The dues checkoff section of the Act, on the other hand, far from being a union security provision, seems designed as a provision for administrative convenience in the collection of union dues. An employee could revoke the dues deduction authorization, and yet continue to pay dues personally. Section 302 generally prohibits payments from employers to unions, in order to prevent corruption, but Subsection (c)(4) makes an exception for dues deductions, provided that the employee gives voluntary written consent. The emphasis is on protection of the employee, not the union.
The Supreme Court has made it clear that union security devices and checkoff arrangements are separate entities, and that the latter are a matter of "individual freedom of decision" for the employee. Felter v. Southern Pacific Co., 1959, 359 U.S. 326, 79 S.Ct. 847, 3 L.Ed.2d 854. In Felter, a case arising under the Railway Labor Act, the Court held that the parties could not require employees to use a special form for revocation of checkoff authorizations.
The Court repeatedly emphasized that the parties could not, by the collective bargaining agreement, restrict the employees' revocation rights:
. . . Congress consciously and deliberately chose to deny carriers and labor organizations authority to reach terms which would restrict the employee's complete freedom to revoke an assignment by a writing directed to the employer after one year. Congress was specifically concerned with keeping these areas of individual choice off the bargaining table.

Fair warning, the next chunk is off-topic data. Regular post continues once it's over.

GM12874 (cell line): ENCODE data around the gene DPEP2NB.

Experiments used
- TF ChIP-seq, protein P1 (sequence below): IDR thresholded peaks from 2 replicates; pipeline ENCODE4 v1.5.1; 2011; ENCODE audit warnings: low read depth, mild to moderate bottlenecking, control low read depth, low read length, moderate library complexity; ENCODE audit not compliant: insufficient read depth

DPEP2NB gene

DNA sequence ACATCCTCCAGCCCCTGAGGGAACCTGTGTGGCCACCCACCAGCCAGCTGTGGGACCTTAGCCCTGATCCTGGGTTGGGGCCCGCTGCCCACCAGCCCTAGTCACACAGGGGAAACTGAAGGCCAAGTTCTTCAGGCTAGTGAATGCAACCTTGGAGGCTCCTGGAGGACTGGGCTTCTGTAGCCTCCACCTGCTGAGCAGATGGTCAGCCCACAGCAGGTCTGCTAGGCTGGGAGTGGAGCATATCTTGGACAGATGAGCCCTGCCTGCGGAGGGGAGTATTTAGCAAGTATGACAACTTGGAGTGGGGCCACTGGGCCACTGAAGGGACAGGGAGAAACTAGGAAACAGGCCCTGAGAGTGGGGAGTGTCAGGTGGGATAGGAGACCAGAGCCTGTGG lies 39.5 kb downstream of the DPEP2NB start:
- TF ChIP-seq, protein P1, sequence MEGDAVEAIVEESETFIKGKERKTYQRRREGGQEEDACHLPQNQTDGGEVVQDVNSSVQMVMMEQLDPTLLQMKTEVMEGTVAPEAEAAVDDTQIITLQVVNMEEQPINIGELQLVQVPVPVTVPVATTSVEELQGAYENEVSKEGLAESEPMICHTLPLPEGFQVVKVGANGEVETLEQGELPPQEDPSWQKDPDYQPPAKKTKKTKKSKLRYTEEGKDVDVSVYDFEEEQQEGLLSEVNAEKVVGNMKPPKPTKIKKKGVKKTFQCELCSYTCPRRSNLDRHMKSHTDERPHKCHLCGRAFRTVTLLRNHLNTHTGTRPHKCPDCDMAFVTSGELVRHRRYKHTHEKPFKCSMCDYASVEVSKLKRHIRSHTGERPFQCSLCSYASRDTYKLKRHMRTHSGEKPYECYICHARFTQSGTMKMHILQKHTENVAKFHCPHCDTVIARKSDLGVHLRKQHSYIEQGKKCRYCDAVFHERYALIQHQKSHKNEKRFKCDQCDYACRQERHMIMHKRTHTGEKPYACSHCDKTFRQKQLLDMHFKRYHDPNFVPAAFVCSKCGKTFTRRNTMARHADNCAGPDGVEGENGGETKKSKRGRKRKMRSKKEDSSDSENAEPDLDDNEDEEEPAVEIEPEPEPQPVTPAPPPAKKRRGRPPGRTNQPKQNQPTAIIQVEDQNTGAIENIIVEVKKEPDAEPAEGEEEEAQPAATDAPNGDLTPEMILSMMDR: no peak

359 U.S. at 333, 79 S.Ct. at 853, 3 L.Ed.2d at 860.
Rejecting the argument that the employees, as members of the union, were bound by the acts of the union acting as their agent in negotiating the collective bargaining agreement, the Court declared that
. . . the proviso makes it clear that the organization was not to function as its members' agent in waiving their statutory revocation rights; we doubt whether the right to revoke could be waived at all in advance of the time for its exercise, but in any event, a waiver through the collective agreement would, under the statute, be the last conceivably permissible.
359 U.S. at 336, 79 S.Ct. at 854, 3 L.Ed.2d at 861.
The Court noted the difference between union security devices and the dues checkoff:
The Act makes no formal relationship between a union-shop arrangement and a checkoff arrangement; under it the parties can negotiate either one without the other, if they are so disposed.And of course a worker could revoke his checkoff authorization and remain a member of the same labor organization. It is clear that Congress meant to make the checkoff machinery stand on its own feet and be independent of any machinery for changing labor organizations . . . .
359 U.S. at 337, 79 S.Ct. at 855, 3 L.Ed.2d at 862, nn. 12, 13.
It is clear that the dues checkoff provisions are not union security devices but are intended to be an area of voluntary choice for the employee. This is true under the National Labor Relations Act as well as under the Railway Labor Act. See NLRB v. Brotherhood of Railway, Airline & Steamship Clerks, 5 Cir., 1974, 498 F.2d 1105, 1109. Therefore, the continuity of union contracts doctrine, developed to implement the statutory provisions protecting union rights, can have no relevance to the dues checkoff question before us, which arises from a statutory provision that the Supreme Court has emphatically interpreted as a protection of employee rights.
Statutory guarantee of employee revocation rights.
Finally, the union argues that holding the new collective bargaining agreement to be "applicable" will not negate the employee's right to revoke upon expiration of the collective bargaining agreement, but will merely postpone its exercise.7 The Board disagreed, holding that Section 302(c)(4) guarantees an employee "two distinct rights" when he executes a dues checkoff authorization:
(1) a chance at least once a year to revoke his authorization, and
(2) a chance upon the termination of the collective bargaining agreement to revoke his authorization.
The Board stated that acceptance of the union's interpretation of the "applicable" agreement would: